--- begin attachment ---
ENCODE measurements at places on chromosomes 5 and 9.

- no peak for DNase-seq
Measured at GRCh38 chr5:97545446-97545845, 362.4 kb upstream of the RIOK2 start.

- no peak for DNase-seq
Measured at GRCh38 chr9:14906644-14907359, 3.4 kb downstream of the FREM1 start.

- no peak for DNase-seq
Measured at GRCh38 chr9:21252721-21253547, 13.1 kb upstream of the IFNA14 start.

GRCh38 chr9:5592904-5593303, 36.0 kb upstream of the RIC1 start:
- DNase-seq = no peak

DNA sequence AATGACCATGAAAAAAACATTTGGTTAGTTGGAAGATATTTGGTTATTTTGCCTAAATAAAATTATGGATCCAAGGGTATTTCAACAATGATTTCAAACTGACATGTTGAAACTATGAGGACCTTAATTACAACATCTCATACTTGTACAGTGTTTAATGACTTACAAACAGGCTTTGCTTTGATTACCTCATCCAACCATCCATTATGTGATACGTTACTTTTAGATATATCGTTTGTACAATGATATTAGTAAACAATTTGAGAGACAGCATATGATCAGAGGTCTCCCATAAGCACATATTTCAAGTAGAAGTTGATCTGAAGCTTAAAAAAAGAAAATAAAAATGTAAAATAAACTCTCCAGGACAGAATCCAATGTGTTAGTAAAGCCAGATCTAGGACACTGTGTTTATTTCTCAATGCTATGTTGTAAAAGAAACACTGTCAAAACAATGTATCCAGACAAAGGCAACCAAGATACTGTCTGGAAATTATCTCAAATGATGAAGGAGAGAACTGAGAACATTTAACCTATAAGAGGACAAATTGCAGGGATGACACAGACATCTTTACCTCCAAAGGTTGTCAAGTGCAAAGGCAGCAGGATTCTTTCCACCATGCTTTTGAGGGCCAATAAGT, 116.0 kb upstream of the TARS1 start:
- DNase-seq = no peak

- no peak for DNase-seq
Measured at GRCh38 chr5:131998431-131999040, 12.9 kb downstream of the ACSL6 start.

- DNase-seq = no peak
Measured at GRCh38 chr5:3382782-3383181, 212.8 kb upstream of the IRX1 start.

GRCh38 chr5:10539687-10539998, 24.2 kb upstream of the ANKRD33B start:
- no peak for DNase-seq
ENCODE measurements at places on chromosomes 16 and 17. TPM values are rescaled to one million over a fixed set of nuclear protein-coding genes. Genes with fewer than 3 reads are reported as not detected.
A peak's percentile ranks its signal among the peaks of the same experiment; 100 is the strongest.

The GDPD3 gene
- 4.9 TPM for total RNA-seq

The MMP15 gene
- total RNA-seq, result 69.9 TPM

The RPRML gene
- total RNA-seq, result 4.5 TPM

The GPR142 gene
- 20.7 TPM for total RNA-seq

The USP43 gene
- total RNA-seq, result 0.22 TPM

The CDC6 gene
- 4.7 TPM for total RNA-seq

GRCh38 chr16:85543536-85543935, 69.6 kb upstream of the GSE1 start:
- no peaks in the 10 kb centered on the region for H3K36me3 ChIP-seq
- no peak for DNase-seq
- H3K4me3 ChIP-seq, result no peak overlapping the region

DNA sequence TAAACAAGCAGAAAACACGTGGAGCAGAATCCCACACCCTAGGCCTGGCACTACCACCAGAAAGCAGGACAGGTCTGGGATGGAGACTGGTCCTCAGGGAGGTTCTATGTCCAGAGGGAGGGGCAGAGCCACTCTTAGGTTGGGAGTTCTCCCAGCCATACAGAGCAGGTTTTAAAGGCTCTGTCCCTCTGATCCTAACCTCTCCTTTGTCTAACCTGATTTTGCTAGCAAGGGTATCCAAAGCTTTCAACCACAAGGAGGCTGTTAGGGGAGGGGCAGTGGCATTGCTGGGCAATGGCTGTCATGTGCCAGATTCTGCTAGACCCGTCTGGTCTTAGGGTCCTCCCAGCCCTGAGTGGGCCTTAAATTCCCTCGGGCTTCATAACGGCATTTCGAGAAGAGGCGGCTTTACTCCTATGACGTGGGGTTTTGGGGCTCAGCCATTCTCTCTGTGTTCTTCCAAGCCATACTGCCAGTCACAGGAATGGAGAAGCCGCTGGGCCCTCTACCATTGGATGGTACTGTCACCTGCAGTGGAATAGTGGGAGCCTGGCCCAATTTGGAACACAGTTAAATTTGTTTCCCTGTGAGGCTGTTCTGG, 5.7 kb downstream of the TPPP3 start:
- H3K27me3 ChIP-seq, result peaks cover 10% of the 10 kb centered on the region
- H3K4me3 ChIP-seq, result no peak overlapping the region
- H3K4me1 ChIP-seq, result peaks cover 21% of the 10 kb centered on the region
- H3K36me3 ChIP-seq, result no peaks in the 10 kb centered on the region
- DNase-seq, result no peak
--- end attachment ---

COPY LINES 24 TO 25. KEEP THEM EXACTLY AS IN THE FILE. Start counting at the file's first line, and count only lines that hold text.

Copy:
The RPRML gene
- total RNA-seq, result 4.5 TPM